Both species are expanding their range and hybridizing in the periphery.
In March 2018 I received a message from Alexander Worm. He had just completed his Master thesis and informed me that “Scissor-tailed Flycatcher (Tyrannus forficatus) and the Western Kingbird (T. verticalis) are able to hybridize and produce viable offspring.” Recently, the genetic analyses behind this statement were published in the journal Ibis. Let’s have a look at the results!
The Scissor-tailed Flycatcher and the Western Kingbird are widely distributed across North America and their ranges overlap in several regions. Some putative hybrids have been reported in Texas, Oklahoma, Colorado and California. To see if hybrids actually occur and if they are fertile, Alexander Worm and his colleagues collected samples from a contact zone combined with several museum specimens, culminating in a final data set of 84 individuals.
Mosaic Hybrid Zone
Based on eight microsatellites and one mitochondrial marker, the researchers found convincing evidence for gene flow between these species. The analyses did not uncover first generation hybrids, but there were several backcrosses (in both directions).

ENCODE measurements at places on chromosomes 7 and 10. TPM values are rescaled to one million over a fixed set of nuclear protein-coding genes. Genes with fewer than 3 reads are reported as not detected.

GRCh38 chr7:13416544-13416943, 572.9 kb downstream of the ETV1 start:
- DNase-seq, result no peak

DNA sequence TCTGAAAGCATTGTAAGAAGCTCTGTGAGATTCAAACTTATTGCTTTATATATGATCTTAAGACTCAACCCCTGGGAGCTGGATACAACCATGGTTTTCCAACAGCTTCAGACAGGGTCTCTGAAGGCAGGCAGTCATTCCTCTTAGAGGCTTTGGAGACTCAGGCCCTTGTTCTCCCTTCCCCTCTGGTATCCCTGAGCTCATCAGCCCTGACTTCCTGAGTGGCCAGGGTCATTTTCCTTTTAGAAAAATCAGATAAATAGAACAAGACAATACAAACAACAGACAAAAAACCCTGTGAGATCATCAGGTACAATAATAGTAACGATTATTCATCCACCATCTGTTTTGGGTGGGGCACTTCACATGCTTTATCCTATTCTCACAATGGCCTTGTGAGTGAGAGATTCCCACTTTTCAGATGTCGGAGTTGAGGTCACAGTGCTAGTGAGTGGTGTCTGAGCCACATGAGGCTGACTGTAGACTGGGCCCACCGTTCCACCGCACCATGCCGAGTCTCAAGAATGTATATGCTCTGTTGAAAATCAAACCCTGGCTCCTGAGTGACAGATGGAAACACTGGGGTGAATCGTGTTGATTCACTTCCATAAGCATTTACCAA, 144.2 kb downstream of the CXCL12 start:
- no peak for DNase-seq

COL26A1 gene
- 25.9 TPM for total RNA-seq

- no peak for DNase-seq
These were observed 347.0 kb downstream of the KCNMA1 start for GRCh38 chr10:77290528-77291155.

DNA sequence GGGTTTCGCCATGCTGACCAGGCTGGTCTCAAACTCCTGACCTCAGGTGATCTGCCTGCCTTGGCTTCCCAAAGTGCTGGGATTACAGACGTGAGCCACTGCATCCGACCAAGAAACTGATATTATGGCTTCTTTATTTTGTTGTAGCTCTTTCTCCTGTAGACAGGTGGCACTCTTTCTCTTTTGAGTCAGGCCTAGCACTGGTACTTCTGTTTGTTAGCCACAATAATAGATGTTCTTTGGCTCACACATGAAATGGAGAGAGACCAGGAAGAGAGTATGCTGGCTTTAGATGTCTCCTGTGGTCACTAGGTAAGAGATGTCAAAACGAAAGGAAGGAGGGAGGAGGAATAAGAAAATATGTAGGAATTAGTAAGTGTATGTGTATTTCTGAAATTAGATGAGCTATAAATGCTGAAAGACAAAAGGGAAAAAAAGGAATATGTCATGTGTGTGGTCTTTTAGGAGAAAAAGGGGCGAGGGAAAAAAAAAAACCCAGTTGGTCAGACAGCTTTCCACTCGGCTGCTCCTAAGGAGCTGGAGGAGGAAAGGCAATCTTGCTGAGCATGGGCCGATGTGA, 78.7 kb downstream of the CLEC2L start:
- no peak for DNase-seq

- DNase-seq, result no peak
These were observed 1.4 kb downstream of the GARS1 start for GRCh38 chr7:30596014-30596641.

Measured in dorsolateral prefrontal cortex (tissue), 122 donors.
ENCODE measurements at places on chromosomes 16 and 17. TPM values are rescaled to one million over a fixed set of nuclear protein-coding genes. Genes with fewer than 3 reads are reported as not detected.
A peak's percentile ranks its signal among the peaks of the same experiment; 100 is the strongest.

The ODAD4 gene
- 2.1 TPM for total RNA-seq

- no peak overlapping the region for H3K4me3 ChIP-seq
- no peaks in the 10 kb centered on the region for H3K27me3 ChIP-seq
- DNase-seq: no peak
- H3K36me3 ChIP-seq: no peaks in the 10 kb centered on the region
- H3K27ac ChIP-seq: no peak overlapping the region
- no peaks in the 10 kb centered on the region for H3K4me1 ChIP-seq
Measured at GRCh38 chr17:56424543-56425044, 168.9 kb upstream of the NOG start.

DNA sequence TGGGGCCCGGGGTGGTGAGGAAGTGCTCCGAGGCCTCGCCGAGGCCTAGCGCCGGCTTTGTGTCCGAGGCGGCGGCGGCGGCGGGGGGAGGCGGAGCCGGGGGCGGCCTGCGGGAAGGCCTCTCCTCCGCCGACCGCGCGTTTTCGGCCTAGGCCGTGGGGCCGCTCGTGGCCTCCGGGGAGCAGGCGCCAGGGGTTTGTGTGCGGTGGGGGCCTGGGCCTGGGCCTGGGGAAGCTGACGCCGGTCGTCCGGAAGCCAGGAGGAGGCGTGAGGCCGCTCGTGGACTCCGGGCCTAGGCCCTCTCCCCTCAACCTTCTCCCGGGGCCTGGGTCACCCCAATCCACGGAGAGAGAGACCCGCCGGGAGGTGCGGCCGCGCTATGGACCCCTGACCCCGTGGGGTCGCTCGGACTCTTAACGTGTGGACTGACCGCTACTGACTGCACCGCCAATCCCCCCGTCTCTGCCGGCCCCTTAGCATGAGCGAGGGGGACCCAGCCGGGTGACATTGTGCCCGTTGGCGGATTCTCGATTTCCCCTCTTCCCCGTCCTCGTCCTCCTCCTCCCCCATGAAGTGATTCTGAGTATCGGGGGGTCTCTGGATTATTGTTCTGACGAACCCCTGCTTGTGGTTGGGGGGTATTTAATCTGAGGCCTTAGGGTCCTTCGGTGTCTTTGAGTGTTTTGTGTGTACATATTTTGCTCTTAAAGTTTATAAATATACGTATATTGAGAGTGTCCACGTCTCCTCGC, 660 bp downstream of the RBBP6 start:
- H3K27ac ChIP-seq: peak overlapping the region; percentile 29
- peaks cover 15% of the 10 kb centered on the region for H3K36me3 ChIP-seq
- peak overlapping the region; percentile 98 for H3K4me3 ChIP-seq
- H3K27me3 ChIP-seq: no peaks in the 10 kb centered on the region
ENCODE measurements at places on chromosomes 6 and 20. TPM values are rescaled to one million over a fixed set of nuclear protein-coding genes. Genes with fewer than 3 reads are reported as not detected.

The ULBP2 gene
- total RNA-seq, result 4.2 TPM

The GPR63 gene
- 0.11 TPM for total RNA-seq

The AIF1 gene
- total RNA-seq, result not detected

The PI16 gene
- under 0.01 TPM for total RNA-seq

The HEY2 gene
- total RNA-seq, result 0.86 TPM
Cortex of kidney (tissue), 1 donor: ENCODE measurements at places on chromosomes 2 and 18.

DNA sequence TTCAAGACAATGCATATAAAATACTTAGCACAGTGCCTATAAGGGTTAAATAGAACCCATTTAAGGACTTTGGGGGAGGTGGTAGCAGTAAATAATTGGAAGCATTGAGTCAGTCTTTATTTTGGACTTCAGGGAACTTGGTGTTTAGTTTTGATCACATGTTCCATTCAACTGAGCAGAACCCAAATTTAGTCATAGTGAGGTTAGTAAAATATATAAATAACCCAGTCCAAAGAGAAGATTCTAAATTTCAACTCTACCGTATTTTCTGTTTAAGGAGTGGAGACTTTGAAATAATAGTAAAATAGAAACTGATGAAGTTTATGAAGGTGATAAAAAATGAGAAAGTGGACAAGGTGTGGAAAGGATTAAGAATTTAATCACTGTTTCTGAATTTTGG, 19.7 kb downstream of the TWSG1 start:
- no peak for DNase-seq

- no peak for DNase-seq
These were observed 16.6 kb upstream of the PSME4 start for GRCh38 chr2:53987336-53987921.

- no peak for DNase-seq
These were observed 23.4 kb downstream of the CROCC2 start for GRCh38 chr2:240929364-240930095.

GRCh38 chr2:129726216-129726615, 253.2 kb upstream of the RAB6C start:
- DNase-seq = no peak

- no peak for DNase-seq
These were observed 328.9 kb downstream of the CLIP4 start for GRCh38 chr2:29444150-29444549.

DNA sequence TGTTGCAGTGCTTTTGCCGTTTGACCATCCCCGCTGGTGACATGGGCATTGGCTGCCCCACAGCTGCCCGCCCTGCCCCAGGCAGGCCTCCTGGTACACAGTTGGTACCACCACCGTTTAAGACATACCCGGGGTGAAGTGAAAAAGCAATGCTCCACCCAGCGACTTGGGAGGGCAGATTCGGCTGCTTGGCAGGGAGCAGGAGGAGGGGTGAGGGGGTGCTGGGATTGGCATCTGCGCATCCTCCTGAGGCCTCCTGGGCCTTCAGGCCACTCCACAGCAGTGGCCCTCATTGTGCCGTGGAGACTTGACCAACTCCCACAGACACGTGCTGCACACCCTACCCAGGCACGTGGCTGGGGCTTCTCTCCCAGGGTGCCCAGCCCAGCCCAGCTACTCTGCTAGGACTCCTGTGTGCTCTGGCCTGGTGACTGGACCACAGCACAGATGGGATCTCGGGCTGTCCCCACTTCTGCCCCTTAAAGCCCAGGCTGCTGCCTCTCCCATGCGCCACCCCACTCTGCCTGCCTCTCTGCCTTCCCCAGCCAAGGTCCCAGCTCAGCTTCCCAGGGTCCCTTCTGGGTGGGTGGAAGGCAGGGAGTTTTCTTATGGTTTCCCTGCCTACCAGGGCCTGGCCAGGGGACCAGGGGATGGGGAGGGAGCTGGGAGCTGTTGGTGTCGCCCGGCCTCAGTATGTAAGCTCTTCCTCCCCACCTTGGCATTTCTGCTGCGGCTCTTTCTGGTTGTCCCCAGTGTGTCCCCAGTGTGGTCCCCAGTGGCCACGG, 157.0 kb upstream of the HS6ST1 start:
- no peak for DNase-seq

The system can be regarded as a mosaic hybrid zone where two sympatric species interbreed in a patchy distribution. Moreover, both species are expanding their range (mostly it is only one species expanding into the range of another) and hybridizing at the periphery. This unusual situation offers many opportunities for further research.
Worm, A. J., Roeder, D. V., Husak, M. S., Fluker, B. L., & Boves, T. J. (2019). Characterizing patterns of introgressive hybridization between two species of Tyrannus following concurrent range expansion. Ibis, 161(4), 770-780.
This paper has been added to the Tyrannidae page.